Boris Johnson has said his long-awaited visit to India this week will focus on “the things that really matter” to people in both countries, primarily jobs and growth.
Although Tory MPs talked about Johnson’s role as head of the pro-Ukrainian international coalition, a prior government briefing on the visit did not mention the war – which did not lead India to loosen its close ties with Russia.
India abstained last month in the United Nations vote condemning the Russian invasion, and the two countries continue to trade with each other.
Johnson said on Sunday: “As we face threats to our peace and prosperity from autocratic states, it is vital that democracies and friends stick together.
“India, as a major economic power and the world’s largest democracy, is a valued strategic partner of the UK in these uncertain times.
“My visit to India will bring things that really matter to the people of our two nations – from job creation and economic growth to energy security and defence.”
Johnson was originally due to visit India in January last year, but that trip was canceled as the second wave of the coronavirus swept through the UK, powered by the Alpha variant.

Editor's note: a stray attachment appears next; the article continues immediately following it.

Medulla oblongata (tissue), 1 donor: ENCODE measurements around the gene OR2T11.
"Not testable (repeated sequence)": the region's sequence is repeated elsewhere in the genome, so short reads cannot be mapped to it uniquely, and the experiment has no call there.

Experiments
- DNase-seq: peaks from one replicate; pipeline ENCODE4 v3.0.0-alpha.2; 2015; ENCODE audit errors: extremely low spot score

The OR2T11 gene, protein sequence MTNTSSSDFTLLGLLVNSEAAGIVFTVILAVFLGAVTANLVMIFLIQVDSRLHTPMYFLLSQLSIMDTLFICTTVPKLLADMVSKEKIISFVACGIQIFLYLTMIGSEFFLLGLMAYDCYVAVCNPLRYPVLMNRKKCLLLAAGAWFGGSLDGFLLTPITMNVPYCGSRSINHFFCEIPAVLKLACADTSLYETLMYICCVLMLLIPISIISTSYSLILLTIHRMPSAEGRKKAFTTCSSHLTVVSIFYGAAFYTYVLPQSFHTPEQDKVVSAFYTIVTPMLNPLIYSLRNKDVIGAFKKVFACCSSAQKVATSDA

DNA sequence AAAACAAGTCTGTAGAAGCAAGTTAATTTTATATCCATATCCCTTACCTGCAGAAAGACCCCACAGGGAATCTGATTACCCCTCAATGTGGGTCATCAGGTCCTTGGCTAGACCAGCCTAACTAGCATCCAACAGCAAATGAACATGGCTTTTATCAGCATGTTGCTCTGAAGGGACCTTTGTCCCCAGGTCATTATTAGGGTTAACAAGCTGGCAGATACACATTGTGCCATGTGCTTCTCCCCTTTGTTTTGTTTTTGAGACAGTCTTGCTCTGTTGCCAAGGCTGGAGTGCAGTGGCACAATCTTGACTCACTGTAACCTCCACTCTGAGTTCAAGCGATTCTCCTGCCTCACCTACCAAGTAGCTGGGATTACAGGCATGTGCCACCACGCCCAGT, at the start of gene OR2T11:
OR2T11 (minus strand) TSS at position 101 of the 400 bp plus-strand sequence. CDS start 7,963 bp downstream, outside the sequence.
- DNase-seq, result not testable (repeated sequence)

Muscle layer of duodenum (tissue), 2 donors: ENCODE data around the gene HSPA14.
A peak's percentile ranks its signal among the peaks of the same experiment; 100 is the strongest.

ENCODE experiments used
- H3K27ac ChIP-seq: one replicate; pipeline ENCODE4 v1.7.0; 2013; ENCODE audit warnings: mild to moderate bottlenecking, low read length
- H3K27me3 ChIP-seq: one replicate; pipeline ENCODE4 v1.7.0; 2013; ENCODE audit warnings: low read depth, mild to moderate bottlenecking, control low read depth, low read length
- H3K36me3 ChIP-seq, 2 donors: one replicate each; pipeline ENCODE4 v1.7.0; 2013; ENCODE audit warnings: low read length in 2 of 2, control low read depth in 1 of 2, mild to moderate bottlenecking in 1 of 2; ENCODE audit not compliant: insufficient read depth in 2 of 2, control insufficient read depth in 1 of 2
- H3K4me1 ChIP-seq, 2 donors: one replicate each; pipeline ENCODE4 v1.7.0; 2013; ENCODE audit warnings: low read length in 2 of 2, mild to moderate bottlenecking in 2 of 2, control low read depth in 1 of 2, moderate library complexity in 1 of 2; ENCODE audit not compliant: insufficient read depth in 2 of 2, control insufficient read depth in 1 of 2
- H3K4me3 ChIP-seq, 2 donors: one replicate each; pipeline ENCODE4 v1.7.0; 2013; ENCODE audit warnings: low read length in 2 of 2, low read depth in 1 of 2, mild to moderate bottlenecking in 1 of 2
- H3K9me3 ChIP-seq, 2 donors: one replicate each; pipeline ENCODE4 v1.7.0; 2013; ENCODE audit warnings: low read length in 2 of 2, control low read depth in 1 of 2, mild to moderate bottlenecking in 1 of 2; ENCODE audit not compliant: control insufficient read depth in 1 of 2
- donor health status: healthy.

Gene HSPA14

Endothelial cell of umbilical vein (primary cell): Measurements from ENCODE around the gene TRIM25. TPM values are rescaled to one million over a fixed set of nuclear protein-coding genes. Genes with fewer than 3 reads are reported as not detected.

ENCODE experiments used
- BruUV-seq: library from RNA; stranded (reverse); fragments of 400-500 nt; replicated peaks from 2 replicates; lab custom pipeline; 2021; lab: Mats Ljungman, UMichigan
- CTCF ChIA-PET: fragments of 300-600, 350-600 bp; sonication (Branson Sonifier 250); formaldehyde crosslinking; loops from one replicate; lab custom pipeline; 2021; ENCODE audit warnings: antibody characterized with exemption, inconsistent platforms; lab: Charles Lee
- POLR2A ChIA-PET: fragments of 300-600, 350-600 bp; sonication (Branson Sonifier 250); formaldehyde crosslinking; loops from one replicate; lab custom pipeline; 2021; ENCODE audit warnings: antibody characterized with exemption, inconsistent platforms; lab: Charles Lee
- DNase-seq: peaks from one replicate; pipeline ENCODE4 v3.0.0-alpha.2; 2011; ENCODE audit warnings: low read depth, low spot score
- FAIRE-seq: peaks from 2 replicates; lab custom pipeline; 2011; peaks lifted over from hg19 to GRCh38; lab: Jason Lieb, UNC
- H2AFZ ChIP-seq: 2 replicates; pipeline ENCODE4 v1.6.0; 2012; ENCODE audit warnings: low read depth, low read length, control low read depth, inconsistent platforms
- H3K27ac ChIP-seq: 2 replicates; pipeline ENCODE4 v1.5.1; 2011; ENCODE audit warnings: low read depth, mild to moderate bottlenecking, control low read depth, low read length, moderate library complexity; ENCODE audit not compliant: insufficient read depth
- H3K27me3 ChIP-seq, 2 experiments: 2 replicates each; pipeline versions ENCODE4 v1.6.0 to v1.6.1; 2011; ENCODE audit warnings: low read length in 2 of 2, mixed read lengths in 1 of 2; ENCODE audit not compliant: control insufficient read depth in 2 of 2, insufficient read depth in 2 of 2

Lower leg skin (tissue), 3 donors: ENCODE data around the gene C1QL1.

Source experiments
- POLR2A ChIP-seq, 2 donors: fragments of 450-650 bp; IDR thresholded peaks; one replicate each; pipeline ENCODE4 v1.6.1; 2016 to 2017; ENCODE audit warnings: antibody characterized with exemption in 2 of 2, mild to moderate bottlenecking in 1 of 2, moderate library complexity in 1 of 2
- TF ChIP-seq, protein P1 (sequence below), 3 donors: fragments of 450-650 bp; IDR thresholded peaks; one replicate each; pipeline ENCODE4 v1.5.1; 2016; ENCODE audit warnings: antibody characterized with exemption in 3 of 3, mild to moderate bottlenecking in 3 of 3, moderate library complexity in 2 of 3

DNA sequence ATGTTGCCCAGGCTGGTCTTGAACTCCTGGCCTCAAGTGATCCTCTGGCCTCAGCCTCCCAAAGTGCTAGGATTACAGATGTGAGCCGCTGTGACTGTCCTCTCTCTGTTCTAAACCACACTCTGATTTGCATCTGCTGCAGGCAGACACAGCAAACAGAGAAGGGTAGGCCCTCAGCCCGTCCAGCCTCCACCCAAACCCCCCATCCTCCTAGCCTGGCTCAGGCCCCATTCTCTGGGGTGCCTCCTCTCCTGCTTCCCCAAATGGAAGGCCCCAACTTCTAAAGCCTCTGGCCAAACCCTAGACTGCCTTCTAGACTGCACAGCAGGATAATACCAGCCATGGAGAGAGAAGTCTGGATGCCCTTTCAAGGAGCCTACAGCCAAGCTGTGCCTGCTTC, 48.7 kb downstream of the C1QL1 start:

No 10 attempted to reschedule the visit to last April but that flight too was cancelled, at relatively short notice, after India was hit with its own Covid emergency, triggered by the Delta variant.
Johnson was reluctant to postpone, and there were allegations that the government delayed putting India on its travel red list longer than it should have because Johnson did not want to jeopardize the visit.
His visit this week will begin in Gujarat on Thursday. No 10 said it would be the first time a British Prime Minister has visited the state, which is the ancestral home of around half of the UK’s Anglo-Indian population.
From there, Johnson will travel to New Delhi for talks on Friday with his Indian counterpart, Narendra Modi. Their meeting will focus on the UK-India Free Trade Agreement being negotiated, which they say could boost trade between the two countries by £28billion by 2035, as well than on the defense partnership.
The UK’s Integrated Defense and Security Review, published last year, identified ties with India as a priority relationship, as part of the UK’s tilt towards Indo -Peaceful.
Johnson is also expected to announce new investment deals, as well as collaborations spanning science, health and technology.